This will be a quick update, since day 2 was much like day 1. Smaller crowds, cancelled panels, a few more people in the book fair, and as far as I can tell, everyone seems healthy. In fact, I’m hearing more news of COVID-19 from other places than from here. Some of us may be going home to greater risk than we have here, which is no to discount the risks of traveling.

Some friends are telling about the measures their universities are taking when they come back, such as formal self-monitoring. Still, everyone is calm and there doesn’t appear to be any greater risk than traveling anywhere else.

In the meantime, one of our grad students, Dani Putney, was invited to read with Juke Joint at the last minute. Some of us got the news in time to go hear them read, and of course, Dani represented well, despite having no time to prepare. That’s one advantage of being able to read from your phone (something I wouldn’t attempt anymore). It’s been a good AWP so far. As I’ve told a few people, it reminds me of the old days when the conference was smaller. It’s, sad that so many people and exhibitors aren’t here, but given the situation, everyone’s doing the best they can. We miss those who decided they couldn’t come. We understand and support that decision, too.

Looking forward to Day 3!

Update from #AWP20: Day 1

The first day of AWP in San Antonio was fine, if a little sleepy. The biggest problems were smaller crowds and cancelled panels. One of my students, Hollie, told about a panel on submitting where none of the panelists showed up, but lots of people were thee wanting to talk, so they took over the panel and shared advice. It was very useful.

Another student, K.D., told us about getting interviewed on Wednesday. On San Antonio news on Wednesday. They were so happy that the conference hadn’t been canceled, they wanted to talk to those who came. They misspelled her name, but did broadcast her interview.

Everyone I talked to was very upbeat, if a little sad that the Book Fair is smaller and there aren’t as many people or panels. Everyone’s making the best of it and so far there are no signs of an increased risk of catching COVID-19. Lots of hand washing and creative alternatives to shaking hands. It may be the healthiest AWP ever.

I get why some people decided not to come. It’s unfortunate that the news broke days before the conference started and people really didn’t have time to make a calmer decision. In the split second you had to decide, and with so much uncertainty, it made sense to cancel for many. Only the future will tell what was the right decision, but for now, those of us are here are feeling all right and making the best of it.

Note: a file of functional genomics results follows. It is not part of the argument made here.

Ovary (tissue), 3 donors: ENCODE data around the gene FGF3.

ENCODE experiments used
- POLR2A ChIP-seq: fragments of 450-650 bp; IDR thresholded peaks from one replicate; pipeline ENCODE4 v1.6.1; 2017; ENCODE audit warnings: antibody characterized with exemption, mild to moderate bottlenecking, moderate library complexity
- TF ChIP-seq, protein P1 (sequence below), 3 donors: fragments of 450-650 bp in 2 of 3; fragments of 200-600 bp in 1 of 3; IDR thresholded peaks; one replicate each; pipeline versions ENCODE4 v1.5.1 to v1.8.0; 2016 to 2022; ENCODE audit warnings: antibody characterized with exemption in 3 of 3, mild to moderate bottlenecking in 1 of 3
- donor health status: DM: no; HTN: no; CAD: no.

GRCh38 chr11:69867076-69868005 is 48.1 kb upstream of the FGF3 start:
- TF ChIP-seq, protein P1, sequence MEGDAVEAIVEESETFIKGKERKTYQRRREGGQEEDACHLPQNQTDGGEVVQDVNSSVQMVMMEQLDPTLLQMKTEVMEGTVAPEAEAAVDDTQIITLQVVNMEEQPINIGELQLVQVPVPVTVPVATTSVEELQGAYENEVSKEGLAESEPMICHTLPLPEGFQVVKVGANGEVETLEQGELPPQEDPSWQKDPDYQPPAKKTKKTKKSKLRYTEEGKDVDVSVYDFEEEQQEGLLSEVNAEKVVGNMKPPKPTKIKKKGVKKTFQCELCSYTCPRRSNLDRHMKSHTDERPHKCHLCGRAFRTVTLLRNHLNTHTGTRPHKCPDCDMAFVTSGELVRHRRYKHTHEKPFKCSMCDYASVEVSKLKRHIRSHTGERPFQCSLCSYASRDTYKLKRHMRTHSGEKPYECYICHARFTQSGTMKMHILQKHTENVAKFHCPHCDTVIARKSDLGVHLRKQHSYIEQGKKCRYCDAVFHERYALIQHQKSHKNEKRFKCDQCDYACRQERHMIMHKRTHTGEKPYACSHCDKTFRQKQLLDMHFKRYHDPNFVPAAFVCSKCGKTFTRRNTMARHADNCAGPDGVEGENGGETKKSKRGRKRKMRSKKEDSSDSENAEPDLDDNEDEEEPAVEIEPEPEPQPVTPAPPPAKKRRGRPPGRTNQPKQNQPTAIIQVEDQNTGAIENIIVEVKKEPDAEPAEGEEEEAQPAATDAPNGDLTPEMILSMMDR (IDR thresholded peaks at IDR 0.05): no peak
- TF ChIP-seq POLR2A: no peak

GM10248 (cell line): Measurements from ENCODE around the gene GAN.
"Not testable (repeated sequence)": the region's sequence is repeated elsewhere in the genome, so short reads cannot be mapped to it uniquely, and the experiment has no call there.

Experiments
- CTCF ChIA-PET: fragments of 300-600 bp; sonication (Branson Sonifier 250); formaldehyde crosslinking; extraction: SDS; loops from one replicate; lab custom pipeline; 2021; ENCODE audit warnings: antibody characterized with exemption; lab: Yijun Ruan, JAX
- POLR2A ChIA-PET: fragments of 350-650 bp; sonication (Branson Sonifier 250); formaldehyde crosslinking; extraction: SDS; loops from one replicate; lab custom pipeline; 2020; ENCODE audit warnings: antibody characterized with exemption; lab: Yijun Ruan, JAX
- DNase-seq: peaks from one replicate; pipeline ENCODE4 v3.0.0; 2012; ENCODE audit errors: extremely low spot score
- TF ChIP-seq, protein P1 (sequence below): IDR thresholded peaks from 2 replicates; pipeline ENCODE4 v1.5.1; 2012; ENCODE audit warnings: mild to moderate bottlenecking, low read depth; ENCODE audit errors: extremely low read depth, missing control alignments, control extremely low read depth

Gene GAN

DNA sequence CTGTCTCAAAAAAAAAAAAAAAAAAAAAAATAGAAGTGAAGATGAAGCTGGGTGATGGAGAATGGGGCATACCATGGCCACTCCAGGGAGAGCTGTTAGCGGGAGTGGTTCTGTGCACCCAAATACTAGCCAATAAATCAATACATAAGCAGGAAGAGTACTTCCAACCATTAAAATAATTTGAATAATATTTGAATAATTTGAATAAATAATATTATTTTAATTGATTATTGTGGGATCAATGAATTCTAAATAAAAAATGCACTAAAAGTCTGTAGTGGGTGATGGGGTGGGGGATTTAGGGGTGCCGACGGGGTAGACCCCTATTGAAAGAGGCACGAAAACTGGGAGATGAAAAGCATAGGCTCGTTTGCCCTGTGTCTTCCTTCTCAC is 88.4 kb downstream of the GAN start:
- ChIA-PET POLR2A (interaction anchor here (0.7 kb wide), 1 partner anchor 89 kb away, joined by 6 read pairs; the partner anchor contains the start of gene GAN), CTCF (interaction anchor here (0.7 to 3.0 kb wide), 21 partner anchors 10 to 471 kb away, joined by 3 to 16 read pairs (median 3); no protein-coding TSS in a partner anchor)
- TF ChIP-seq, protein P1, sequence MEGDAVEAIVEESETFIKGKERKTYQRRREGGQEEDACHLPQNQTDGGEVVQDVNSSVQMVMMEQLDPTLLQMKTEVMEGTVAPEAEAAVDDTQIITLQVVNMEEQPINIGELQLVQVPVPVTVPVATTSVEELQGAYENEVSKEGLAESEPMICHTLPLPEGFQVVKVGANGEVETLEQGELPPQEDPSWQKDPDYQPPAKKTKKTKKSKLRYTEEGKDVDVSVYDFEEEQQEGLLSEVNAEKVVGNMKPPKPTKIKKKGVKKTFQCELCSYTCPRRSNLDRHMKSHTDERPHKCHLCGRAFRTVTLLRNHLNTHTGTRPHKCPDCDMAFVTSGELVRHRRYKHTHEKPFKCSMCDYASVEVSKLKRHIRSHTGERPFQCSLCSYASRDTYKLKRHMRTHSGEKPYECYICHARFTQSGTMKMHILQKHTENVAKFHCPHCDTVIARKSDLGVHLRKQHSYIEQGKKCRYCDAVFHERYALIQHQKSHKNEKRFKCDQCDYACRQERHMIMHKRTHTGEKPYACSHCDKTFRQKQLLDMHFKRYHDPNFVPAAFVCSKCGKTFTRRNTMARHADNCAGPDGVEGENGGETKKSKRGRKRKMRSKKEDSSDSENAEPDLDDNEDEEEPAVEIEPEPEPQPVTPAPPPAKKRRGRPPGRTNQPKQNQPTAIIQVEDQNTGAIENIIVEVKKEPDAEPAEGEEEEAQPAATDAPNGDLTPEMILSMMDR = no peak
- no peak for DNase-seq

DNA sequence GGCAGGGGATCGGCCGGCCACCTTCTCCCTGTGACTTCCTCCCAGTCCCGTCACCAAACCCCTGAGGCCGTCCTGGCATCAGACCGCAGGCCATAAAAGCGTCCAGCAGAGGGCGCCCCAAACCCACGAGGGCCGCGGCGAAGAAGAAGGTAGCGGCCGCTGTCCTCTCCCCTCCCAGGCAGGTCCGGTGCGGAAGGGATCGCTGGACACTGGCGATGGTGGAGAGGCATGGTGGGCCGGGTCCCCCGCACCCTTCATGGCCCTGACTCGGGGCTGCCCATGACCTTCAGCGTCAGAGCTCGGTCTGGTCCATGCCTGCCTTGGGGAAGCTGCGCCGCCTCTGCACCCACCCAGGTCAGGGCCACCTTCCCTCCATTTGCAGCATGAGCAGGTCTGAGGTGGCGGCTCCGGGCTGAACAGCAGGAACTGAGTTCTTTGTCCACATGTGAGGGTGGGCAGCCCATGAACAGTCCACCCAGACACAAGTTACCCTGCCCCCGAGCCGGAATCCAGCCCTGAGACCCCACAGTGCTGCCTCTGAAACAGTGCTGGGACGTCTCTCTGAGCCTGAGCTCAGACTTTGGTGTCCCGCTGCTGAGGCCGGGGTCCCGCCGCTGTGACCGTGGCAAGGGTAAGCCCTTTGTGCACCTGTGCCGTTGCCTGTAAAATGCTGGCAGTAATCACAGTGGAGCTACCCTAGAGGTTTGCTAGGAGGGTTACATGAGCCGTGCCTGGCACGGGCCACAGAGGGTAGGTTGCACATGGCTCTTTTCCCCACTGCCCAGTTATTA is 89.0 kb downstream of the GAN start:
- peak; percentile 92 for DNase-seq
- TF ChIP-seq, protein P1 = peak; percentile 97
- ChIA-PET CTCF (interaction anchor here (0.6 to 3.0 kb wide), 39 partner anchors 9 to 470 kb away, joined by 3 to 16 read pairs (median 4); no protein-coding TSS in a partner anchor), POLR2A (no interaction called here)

#AWP20 in a Time of Coronavirus

More thoughts on my decision to attend AWP 2020

I thought about titling this “Love in a Time of Coronavirus” with a nod to Garcia Marquez, but then I thought better of it. On the one hand, my wife’s joke when we were disicussing whether or not to go was “Well, don’t kiss anyone!” I said I hadn’t been planning on it, with or without the current situation. Still, I thought having love in the title might sound a little weird. But I have been doing a lot of thinking (haven’t we all?) about AWP: everything from “What am I doing?” to “What’s there to worry about, really?”

Yesterday began with a phone call from one of my students who was already in San Antonio. Her message said she’d heard the news and wanted to know what I was going to do. I called her back to ask “What news, exactly?” and while we played phone tag and I talked to another student about an unrelated, equally serious situation (for her), I checked the news and didn’t see anything yet. Apparently, it was all over CNN, but I don’t watch cable and was in my office relying on the New York Times and Washington Post. She was the first to tell me that the virus was out in the community in San Antonio after someone had been released from quarantine.

I’m teaching a class that is focused on the AWP conference. It’s our largest class ever for this Short Residency with 10 students who were planning to attend. The student who called me was already in a San Antonio hotel and they weren’t even saying yet which hotel the sick person had gone to. I had to make a judgment call on the spot, so I told her unequivocally that I would support her decsion, whether she wanted to stay or to get out of Dodge.

I could do this in part because my university had already started having discussions about what to do if COVID-19 coronavirus came to our area and schools were closed. We had already said we would take classes online or do what had to be done to protect student and faculty health and keep the university open. I told my student that I didn’t konw what I would do, but that she could leave and cancel her conference plans, and I would work something out. Worst case scenario, she would be allowed to drop the class, but I wanted to find some alternate assignments. When I got of the phone with her, I called my dean, and we discussed what I’d told her. He agreed. I emailed my class, as well as every student, faculty, and alumn of our program to let them know where things stood.

Throughout the day, there was a lot of consultation with students, other faculty, and colleagues at other schools while we all waited for news from AWP. In the end, though rumors were flying that they would cancel and many thought they probably should, the word came out that the conference was going ahead after talking to San Antonio’s mayor and other officials. I let my students and colleagues know that as well, but told them they were still free to change their plans. Half the students dropped out. Half decided to come on to the conference, and I decided to go to support them, to support AWP, and because for me, I think the risks are fairly small.